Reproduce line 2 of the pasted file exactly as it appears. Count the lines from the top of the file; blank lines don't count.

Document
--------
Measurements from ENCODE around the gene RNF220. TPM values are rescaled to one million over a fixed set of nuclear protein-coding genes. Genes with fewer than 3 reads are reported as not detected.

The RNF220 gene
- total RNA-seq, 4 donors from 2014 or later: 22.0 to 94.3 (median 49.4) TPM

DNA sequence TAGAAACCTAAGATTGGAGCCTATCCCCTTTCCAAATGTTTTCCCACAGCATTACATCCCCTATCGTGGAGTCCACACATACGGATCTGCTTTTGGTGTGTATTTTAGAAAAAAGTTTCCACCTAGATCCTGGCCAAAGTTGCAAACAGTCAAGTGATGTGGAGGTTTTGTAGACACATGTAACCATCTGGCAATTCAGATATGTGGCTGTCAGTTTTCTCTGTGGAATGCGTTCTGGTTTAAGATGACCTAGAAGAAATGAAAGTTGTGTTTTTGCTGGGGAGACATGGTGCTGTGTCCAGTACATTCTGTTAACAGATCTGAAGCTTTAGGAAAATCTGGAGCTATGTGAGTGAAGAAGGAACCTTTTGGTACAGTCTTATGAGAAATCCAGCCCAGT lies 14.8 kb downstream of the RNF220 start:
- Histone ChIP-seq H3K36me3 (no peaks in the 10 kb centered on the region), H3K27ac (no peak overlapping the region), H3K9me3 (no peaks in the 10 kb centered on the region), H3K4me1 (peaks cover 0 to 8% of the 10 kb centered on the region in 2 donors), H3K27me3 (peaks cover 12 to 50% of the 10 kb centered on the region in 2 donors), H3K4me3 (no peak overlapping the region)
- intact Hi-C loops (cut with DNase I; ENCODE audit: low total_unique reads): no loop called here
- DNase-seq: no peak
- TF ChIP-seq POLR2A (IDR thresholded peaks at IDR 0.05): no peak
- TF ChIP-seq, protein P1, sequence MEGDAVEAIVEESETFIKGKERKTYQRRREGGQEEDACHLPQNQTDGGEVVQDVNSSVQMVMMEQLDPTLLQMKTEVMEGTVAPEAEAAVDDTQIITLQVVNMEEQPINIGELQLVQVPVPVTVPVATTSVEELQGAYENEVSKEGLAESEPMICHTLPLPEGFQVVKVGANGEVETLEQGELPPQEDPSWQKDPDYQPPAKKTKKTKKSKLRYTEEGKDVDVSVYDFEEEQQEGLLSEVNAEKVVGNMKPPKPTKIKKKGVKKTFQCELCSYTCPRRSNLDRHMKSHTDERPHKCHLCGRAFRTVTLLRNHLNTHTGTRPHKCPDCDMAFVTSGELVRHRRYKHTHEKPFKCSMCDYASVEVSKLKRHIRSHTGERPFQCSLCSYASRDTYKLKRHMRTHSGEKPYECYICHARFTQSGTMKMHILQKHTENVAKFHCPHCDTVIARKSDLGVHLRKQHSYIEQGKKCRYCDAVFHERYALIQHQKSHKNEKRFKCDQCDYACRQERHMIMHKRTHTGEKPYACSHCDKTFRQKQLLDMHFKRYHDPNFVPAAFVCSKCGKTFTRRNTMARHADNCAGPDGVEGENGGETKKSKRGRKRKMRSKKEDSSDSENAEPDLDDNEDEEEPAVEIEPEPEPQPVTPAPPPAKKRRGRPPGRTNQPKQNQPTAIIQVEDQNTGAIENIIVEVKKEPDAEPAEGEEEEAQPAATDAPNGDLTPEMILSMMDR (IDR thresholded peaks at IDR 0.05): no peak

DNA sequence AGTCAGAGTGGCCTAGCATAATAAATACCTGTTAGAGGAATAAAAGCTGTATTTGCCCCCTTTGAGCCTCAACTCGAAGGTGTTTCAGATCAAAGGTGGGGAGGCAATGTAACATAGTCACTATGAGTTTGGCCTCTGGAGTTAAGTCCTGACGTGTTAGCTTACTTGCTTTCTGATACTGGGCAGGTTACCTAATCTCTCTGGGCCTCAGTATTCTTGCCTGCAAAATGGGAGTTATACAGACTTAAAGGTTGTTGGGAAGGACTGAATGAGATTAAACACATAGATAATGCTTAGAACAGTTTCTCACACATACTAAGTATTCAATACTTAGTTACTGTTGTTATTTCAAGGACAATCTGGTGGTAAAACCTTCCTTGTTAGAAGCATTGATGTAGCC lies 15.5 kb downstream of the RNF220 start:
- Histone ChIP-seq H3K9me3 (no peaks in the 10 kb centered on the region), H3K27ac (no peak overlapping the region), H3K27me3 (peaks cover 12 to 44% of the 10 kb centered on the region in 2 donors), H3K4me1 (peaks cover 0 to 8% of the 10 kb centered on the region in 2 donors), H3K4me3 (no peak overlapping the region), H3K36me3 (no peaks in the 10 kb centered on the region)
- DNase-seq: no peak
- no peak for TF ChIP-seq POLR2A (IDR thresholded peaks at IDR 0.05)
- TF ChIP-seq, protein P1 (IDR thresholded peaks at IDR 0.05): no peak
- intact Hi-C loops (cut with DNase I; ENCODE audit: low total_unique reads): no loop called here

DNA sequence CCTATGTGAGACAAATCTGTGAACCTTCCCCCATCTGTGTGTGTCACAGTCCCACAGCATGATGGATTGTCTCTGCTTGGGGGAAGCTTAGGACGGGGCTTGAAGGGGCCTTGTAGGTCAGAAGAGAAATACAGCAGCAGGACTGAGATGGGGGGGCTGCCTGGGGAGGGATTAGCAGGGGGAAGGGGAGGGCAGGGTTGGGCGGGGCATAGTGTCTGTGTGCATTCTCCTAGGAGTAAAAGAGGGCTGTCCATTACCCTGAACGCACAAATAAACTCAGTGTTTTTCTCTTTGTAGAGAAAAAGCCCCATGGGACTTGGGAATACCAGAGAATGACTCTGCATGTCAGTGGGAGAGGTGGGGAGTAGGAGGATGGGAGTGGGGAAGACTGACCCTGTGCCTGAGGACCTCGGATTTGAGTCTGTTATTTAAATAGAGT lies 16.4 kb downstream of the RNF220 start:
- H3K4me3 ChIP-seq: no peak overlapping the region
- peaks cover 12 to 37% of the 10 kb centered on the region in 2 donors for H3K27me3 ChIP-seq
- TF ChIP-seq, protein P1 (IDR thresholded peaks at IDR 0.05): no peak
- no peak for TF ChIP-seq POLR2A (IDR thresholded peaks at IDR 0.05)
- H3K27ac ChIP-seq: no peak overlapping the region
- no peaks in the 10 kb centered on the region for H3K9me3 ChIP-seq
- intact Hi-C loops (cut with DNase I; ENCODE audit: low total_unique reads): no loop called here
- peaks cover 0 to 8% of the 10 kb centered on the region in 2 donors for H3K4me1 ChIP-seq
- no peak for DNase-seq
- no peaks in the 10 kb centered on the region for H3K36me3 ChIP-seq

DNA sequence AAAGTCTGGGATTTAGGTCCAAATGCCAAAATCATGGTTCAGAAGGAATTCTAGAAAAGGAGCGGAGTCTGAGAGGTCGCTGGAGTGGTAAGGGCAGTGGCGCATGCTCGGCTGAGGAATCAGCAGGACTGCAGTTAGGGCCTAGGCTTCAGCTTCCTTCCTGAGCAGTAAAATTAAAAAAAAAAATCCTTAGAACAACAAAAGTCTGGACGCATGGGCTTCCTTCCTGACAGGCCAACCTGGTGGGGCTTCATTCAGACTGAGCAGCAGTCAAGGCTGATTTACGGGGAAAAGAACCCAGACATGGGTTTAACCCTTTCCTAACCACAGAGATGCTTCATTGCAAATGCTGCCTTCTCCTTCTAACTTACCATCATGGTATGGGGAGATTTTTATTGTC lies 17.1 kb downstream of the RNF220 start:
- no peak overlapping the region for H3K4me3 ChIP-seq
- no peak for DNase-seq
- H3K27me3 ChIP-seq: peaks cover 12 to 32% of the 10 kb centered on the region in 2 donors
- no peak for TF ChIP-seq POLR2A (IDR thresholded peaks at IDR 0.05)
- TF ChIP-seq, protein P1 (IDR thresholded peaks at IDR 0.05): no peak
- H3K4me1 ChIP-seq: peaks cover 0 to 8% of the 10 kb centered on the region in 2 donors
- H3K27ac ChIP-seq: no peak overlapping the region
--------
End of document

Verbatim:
The RNF220 gene